Paul Gallen’s call out of UFC star Robert Whittaker came as a surprise to most after the NRL great outpointed MMA legend Mark Hunt at Bankwest stadium. Fight fans knew the obligatory shout out was coming but hearing Whittaker’s name raised a few eyebrows.
Not because such a bout is out of Gallen’s reach – the former NRL star has proven he can take a punch – but more so the glaring difference in weight and the contractual quagmire that comes with being a UFC contracted fighter.
The former Cronulla Sharks star revealed he’d been fired up by Whittaker’s reaction when a possible bout was first mentioned a year ago. The dislike he has for Whittaker seems to come from a genuine place and it’s a fight that wouldn’t be hard to sell within Australia’s sporting and media landscape.
Highlights: Gallen v Hunt
While Gallen and Whittaker have expressed interest in getting in the squared circle – their biggest hurdle is convincing UFC boss Dana White.
After a year of having to do business without gate revenue and bearing the cost of “Fight Island”, White has plenty on his plate. Persuading the MMA boss about the virtues of a fight that will only sell big Down Under may be a tall task.
White was long hesitant in allowing Conor McGregor to get in the boxing ring with fight legend Floyd Mayweather in 2017. The UFC ended up co-promoting it and it was one of the biggest grossing fights of all time.
Mayweather-McGregor produced the second-biggest numbers in the history of the sport, with 4.3 million PPV buys and over $72 million (AUD) at the gate. Total revenue topped $AUD655 million. It was only second to Mayweather-Pacquiao which generated $AUD786 million in revenue.
For their troubles Mayweather reportedly walked away with over $360 million and McGregor’s cut of over $100 million came from the UFC, which paid the Irishman just over half its share, according to reports.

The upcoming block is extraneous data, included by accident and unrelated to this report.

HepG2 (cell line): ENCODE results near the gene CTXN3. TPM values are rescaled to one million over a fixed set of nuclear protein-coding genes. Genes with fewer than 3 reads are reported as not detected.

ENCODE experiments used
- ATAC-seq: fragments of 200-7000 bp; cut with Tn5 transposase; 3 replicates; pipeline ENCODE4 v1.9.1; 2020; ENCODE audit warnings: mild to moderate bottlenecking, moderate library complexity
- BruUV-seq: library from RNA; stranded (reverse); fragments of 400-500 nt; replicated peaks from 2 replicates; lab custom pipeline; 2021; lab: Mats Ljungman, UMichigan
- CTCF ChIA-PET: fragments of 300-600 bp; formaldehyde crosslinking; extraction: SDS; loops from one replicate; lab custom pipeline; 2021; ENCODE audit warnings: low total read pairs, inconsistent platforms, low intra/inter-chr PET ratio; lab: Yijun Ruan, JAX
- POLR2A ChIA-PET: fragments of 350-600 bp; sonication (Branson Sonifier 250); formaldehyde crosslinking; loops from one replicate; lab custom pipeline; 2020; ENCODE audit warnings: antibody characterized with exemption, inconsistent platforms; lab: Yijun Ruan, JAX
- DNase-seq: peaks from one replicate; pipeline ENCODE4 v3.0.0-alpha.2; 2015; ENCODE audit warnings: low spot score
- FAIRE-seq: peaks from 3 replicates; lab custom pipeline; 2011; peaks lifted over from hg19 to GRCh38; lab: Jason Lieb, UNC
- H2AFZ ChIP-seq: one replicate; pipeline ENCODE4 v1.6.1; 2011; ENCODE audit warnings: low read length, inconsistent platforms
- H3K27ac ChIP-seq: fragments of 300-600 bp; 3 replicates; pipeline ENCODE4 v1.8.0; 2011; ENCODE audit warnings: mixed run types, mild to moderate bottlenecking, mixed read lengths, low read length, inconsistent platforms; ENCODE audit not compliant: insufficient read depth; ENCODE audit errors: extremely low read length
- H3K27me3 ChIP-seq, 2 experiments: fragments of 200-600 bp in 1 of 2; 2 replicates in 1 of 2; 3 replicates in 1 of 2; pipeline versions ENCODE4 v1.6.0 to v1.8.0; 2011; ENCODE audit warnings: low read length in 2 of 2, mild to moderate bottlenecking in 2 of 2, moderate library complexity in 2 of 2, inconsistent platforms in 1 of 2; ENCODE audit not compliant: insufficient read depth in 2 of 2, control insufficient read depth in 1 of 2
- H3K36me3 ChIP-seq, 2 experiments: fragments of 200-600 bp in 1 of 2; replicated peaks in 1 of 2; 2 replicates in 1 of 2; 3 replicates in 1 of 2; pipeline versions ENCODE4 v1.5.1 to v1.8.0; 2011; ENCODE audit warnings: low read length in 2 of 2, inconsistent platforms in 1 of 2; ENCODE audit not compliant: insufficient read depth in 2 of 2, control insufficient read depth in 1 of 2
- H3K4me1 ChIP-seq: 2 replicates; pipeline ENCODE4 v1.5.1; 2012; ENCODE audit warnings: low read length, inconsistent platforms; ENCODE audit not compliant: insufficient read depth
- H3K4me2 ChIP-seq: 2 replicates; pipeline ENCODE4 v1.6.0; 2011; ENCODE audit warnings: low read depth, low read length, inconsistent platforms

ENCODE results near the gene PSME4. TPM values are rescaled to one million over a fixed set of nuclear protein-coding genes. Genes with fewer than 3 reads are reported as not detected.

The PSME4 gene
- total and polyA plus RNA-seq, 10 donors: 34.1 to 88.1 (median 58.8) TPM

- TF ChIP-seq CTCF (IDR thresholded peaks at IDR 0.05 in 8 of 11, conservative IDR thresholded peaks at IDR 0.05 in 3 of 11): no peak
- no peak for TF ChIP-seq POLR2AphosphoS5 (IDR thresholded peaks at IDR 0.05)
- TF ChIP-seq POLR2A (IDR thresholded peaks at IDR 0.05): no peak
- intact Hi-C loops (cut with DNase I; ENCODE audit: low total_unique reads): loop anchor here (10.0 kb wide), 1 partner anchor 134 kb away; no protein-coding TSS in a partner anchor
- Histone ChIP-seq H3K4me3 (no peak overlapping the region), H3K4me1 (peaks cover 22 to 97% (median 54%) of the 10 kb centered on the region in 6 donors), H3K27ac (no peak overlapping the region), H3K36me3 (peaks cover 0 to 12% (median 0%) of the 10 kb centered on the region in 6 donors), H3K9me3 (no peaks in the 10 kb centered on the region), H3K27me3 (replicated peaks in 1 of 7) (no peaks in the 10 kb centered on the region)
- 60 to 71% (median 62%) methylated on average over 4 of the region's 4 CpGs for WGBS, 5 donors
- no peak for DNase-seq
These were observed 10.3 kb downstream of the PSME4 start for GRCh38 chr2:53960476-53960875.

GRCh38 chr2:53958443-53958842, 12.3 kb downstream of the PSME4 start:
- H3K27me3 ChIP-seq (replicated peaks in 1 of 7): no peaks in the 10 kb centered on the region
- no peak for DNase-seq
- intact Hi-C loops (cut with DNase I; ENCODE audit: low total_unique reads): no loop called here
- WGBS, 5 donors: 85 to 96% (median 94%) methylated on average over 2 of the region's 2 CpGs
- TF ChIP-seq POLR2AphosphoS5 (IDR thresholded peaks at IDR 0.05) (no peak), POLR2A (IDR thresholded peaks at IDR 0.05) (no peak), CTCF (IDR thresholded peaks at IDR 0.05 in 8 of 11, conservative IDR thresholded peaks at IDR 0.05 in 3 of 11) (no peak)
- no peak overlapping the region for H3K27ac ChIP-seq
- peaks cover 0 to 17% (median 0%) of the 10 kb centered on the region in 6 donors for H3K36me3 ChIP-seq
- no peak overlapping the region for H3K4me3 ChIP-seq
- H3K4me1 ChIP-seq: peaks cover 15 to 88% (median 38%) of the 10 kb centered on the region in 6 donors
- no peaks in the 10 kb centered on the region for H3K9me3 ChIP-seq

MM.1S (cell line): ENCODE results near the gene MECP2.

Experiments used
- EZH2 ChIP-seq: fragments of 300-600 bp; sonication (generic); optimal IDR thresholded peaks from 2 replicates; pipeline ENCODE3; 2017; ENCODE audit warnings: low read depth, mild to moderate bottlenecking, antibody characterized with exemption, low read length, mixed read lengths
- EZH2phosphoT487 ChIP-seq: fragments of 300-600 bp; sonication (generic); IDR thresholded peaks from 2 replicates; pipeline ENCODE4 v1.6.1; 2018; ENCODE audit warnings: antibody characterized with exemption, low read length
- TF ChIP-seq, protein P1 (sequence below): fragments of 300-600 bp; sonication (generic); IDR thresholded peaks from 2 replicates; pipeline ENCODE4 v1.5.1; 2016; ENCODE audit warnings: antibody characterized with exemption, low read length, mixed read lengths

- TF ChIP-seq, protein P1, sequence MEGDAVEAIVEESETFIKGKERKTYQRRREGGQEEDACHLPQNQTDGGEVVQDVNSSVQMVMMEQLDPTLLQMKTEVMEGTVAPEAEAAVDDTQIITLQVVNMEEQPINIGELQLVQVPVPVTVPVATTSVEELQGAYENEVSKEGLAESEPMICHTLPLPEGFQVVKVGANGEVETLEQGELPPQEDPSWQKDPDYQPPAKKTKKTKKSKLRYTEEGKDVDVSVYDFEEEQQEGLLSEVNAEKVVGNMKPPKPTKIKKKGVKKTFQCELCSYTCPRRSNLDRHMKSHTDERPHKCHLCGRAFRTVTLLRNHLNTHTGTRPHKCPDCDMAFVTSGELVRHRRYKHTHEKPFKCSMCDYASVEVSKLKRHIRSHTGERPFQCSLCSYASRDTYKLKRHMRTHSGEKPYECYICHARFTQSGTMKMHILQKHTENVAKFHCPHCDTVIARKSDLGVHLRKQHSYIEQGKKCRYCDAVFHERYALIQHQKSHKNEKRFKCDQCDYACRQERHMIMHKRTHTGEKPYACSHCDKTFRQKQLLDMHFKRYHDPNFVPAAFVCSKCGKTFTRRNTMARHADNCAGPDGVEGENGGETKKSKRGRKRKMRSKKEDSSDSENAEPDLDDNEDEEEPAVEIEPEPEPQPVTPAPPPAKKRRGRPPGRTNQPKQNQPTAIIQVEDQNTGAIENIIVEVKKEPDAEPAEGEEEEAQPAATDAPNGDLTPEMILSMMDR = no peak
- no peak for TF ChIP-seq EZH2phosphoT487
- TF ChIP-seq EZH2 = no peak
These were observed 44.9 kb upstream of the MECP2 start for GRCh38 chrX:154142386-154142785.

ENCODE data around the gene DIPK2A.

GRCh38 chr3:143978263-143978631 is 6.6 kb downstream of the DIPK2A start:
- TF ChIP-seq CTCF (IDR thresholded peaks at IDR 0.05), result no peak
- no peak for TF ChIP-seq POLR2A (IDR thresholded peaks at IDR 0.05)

“We all know you can’t cross-promote especially with the UFC they usually have things tied up pretty secure,” UFC Featherweight champion Alex Volkanovski told Wide World of Sports.
“For anything to happen the UFC has to be involved. We obviously had Conor McGregor do it with Mayweather but that’s because the UFC was heavily invested that’s why that happened.”
Another concern for a potential cross-over match up is how the UFC reacted to Whittaker’s plans to compete in wrestling at the Commonwealth Games in 2018.
Whittaker won Australia’s national freestyle championship at the 97kg weight division to make Australia’s national team. But the former middleweight champion stood to be stripped of his belt if he was injured during the Games and was unable to make his first title defence against Cuban Yoel Romero.
“It was a super-tough call. I’m actually gutted to not get in there and compete for the Commonwealth Games and compete for Australia,” Whittaker told AAP at the time.
“I’m always up for the challenge and the opportunity to represent Australia but (UFC) pays the bills.
“If I would have got injured during the Games, I would have been stripped of my belt and the implications and consequences of that are quite drastic.
“UFC have made it clear that they don’t really want me to compete. It is what it is.”
While the UFC stood to gain nothing financially from Whittaker competing at the Comm Games and everything to lose, the Gallen fight would put some money in their coffers. Whether the amount would be enticing enough for a company that generated around $US 600 million a year before the pandemic, Volkanovski isn’t sure.
“We’re in our UFC careers it’s not easy to just cross-promote and make things like that happen,” he said.
“It could maybe happen at the end of Robert’s career. It would be a big fight in Australia but whether the UFC would want to invest into something like that we don’t know.
“Nobody expected him (Gallen) to say Robert Whittaker. I think he’s pretty clever with his call outs it will get people talking but whether it happens I don’t know.”